Instead opt for a highly interesting photo or video. Consider a cool animation or illustration. Don’t try to cram six different messages into one website location. It’s not something you’d try to do anywhere else in the design, so why is it so common on the homepage?
4. Heavy Video
Full-screen movie style video can be engaging, but it doesn’t work for the way many users digest web content.
The trend leans toward more high-resolution viewing. That works great for users on large screens with super-fast internet connections. For everyone else, the experience falls flat with lagging load times, video glitches or moving content that’s not viewable on mobile devices.
These are all problems you don’t want to have because they can impact whether users stick around to interact with the content or not.
The other problem with heavy video content is sound. Too many sites rely on video that has an audio component that ties everything together. While audio works some of the time, not all users will want to listen to a video. (Think of how many people are surfing the web at work; they probably don’t want the person next to them to hear an auto-play video running.)
Scale back on big video or design it so that it isn’t the only first impression the website makes. A long loading animation is not a substitute for loading quickly.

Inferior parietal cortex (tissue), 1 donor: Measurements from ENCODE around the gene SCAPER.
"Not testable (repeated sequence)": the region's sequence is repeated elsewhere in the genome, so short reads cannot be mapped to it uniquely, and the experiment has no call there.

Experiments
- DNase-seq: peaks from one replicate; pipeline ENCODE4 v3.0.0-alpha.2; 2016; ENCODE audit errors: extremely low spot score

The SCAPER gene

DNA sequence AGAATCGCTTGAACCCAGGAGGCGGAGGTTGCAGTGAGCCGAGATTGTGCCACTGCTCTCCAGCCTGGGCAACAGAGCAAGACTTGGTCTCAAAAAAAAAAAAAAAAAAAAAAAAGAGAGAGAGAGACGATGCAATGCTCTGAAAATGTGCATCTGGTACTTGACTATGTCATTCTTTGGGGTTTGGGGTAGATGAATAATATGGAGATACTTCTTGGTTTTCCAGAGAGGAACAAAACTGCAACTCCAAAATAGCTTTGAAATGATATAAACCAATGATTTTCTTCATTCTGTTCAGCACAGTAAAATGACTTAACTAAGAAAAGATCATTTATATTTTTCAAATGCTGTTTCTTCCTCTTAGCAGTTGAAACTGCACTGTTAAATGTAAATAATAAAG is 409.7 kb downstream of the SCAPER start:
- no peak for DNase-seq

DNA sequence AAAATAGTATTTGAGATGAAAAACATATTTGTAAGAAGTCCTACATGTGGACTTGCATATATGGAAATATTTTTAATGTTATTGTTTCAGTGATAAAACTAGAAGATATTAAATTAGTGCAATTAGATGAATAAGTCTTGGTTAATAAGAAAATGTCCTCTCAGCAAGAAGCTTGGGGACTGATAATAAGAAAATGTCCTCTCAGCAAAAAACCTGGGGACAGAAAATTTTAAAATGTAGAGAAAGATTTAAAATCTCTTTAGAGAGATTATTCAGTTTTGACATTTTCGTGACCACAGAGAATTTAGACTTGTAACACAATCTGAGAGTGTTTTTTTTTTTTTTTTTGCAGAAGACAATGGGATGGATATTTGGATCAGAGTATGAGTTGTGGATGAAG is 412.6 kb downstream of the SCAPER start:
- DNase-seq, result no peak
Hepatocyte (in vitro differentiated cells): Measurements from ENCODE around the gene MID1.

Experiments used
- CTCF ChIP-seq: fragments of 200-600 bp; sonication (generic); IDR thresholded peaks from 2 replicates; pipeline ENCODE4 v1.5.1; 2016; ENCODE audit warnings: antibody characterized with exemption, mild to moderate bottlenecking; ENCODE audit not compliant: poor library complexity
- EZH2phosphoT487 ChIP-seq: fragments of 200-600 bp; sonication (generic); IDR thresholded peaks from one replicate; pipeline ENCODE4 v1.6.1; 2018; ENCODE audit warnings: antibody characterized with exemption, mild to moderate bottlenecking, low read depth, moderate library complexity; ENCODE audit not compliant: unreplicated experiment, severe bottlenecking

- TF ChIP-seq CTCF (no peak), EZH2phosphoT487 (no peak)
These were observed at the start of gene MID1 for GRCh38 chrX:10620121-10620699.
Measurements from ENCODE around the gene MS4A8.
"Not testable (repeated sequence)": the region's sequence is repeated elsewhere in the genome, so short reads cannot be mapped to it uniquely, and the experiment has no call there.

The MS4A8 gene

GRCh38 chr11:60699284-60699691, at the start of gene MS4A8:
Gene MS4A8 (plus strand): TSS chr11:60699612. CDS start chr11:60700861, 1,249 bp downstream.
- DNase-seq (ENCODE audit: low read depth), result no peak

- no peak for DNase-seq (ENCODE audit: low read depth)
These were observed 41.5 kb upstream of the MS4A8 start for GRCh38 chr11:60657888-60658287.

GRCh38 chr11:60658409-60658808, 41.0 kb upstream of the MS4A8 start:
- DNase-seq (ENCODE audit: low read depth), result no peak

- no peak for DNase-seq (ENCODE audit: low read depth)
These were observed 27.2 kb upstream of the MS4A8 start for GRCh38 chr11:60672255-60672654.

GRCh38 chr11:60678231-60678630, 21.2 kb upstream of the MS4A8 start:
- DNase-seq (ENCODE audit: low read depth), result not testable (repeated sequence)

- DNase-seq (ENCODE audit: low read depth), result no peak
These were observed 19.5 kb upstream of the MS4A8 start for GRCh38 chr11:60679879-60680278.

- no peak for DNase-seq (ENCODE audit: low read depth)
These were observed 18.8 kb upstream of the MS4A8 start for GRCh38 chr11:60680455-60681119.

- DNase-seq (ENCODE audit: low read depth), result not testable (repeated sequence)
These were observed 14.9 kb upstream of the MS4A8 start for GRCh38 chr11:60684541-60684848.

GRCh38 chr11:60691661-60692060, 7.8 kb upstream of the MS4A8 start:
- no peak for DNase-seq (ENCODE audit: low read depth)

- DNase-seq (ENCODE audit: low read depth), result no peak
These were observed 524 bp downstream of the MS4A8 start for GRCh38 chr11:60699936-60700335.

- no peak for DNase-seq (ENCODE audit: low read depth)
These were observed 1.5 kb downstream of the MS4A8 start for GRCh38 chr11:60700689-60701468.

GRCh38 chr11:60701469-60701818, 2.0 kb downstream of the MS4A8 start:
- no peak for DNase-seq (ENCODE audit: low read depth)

A dive into your website analytics will tell you whether heavy video is working or not. But a better option of most websites is to include a lightweight video on the homepage that provides a glimpse into the content and allow users to click into a more immersive video experience.
5. Icon Overload
Stop going crazy with icons in design projects.
While a great set of icons can be a useful tool, only use them when they are commonly understood and serve a purpose. Just packing the design with icons to create visual elements isn’t useful.
Most websites only need a handful of icons – for social media, shopping carts, search, etc. And they don’t have to be big or fancy. A simple set of solid icons is enough.
Remember why you are using icons in the first place. They serve as commonly understood directional cues for users. Icons shouldn’t be a dominant part of the design; they should be subtle, simple and almost fall into the background.
While oversized icons were fun for a while, the biggest issue was that the trend was severely overused. It seems like every site that didn’t have good images or video was using an icon-based design. Everything started looking too similar because of the nature of icons; they are designed to have universal meaning.
Make sure to pay attention to your designs when it comes to trendy elements. Use them sparingly and with classic design pieces so that your projects don’t get dated in a hurry.
What website design trends are you totally over? Are there trends you wish you’d never tried in some of your website projects? Share your worst of trends with us on social media, and make sure to tag @designshack.